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From dan <>
Subject Re: [users@httpd] Hacked ? /usr/local/apache/bin/httpd -DSSL ?
Date Wed, 02 Feb 2005 21:40:10 GMT
Laura Vance wrote:
> A system that I administer was hacked last Easter.  It had been hacked 
> twice before that, and I was replacing the software that I thought was 
> the culprit, until I found after the Easter hack that something that I 
> didn't think about was the problem.
> The apache logs showed bad SSL handshake attempts.  It had 30 to 100 in 
> rapid succession.  I realized that it wasn't a flaw in apache that was 
> being hacked, but a flaw in the SSL engine that was being exploited.  I 
> upgraded to OpenSSL version 0.9.7d, and I haven't been hacked since 
> (knock on wood).  I think there's an even newer version of OpenSSL out, 
> but I haven't checked to see if it addresses security holes or features.
> I can't say if this is what happened to you, but it's something to check.
> Also, like everyone else said, look for unusual files in /tmp/ /var/tmp/ 
> and /usr/tmp/  That seems to be where all of the bad stuff sets itself 
> up.  Keep an eye on your system security checks for world writable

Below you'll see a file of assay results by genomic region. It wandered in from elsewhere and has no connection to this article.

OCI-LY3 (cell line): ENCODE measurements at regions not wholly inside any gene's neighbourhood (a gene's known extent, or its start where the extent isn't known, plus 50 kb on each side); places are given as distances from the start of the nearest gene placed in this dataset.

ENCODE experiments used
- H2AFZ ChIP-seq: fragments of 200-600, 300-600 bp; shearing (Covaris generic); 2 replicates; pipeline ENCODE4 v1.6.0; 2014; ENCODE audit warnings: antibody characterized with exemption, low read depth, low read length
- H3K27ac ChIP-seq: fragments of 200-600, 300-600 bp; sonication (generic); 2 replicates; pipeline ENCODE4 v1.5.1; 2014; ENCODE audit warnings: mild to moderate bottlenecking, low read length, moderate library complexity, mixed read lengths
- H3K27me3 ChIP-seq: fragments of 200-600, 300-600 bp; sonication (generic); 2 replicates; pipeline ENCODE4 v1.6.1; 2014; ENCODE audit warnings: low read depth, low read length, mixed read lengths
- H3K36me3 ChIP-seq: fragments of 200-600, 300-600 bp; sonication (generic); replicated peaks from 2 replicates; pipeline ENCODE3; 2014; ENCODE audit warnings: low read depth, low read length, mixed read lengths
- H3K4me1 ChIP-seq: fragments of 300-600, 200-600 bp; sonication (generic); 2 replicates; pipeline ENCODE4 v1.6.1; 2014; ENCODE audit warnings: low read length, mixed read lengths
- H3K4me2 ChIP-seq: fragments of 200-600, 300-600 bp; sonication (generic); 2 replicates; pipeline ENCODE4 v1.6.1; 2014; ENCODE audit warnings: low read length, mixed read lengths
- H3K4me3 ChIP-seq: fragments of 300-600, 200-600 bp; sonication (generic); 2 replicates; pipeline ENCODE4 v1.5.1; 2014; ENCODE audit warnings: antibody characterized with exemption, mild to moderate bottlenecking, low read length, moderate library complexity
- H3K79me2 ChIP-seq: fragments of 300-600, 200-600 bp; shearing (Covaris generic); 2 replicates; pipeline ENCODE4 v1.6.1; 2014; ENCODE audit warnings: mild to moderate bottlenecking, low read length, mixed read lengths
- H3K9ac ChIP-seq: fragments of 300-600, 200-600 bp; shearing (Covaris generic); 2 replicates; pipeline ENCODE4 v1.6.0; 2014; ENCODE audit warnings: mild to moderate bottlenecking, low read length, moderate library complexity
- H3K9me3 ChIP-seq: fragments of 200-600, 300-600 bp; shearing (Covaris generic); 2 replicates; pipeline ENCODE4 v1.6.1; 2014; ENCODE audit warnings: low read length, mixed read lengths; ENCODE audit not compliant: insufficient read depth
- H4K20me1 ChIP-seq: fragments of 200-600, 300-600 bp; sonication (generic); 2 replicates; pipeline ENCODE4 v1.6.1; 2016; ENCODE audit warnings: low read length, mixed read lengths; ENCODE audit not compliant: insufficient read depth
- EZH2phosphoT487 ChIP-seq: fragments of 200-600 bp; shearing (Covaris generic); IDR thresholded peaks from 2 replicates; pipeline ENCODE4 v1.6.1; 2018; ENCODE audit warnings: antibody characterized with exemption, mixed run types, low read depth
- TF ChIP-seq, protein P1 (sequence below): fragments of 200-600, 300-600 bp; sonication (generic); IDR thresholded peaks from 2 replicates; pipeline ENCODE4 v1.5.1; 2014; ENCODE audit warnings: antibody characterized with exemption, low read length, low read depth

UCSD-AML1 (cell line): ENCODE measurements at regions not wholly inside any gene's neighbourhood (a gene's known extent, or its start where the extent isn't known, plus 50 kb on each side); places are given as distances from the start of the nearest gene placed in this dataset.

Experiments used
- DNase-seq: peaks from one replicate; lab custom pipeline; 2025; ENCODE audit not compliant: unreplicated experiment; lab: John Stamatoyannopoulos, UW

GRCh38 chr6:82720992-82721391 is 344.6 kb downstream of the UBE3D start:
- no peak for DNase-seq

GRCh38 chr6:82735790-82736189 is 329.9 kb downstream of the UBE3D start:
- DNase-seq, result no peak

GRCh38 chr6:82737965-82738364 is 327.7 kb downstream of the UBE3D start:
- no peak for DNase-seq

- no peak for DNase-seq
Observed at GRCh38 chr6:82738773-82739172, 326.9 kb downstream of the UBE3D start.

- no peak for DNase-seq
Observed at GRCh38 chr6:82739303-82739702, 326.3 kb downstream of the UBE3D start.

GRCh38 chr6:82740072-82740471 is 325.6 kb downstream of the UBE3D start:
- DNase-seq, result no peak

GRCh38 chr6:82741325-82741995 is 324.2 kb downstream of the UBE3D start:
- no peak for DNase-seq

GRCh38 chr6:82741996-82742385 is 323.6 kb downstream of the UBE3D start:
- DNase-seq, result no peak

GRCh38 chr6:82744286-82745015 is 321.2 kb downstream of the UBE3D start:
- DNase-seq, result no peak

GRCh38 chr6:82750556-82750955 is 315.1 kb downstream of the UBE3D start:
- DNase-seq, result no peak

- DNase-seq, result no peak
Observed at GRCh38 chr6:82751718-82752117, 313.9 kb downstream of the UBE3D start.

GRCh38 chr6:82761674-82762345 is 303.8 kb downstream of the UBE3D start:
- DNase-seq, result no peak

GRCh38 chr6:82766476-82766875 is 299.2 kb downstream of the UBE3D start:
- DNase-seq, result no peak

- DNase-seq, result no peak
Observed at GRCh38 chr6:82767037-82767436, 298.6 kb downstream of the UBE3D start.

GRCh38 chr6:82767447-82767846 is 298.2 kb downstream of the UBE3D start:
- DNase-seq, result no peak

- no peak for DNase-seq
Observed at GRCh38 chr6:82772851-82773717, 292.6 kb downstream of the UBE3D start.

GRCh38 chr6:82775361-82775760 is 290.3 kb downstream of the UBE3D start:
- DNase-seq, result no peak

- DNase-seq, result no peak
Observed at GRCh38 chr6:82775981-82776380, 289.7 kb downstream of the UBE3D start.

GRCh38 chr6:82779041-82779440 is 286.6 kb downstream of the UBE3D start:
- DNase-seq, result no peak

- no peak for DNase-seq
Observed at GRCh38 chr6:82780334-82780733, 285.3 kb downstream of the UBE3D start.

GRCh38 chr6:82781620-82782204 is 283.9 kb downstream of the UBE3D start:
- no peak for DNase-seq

> files, because the hacker files are always world writable.
> Good Luck
> wrote:
>> Hello,
>> I run an Apache/1.3.29 (Debian GNU/Linux) mod_gzip/ PHP/4.3.3 
>> mod_ssl/2.8.16 OpenSSL/0.9.7c.
>> Today I have seen with the top command two Perl process by www-data 
>> which occupied all my CPU resources.
>> ps aux | grep pid_number_of_one_of_this_perl_processes gave me that:
>> melanie:/usr/local# ps aux | grep 10813
>> www-data 10813 48.8  0.3  5128 3456 ?        R    20:54  11:18 
>> /usr/local/apache/bin/httpd -DSSL
>> root     12615  0.0  0.0  2056  732 pts/0    R    21:18   0:00 grep 10813
>> But I don't have a /usr/local/apache directory!!!
>> Does somebody has hacked my apache web server?
>> Should I contact the Debian apache package maintainer? Because I use 
>> the Debian stable version.

Use 'lsof pid_of_your_process_here'.  I find this particularly useful in 
finding out where all the goodies are actually located.

If you're going to do that, compile a static version of lsof and any 
number of tools that you'd like to use.  I did this, with maybe a dozen 
commands, off of another machine, all as static binaries.  It took up 
almost a whole CD, but I knew that the libraries that my utilities 
weren't compromised, either.

You can also attach 'strace' to that process to see all the cool things 
that it's doing.  Particularly useful for joining the chatroom that the 
zombie is idling in, and making comments to the owner.

Also look for dir names such as "..." and "....", stuff like that.


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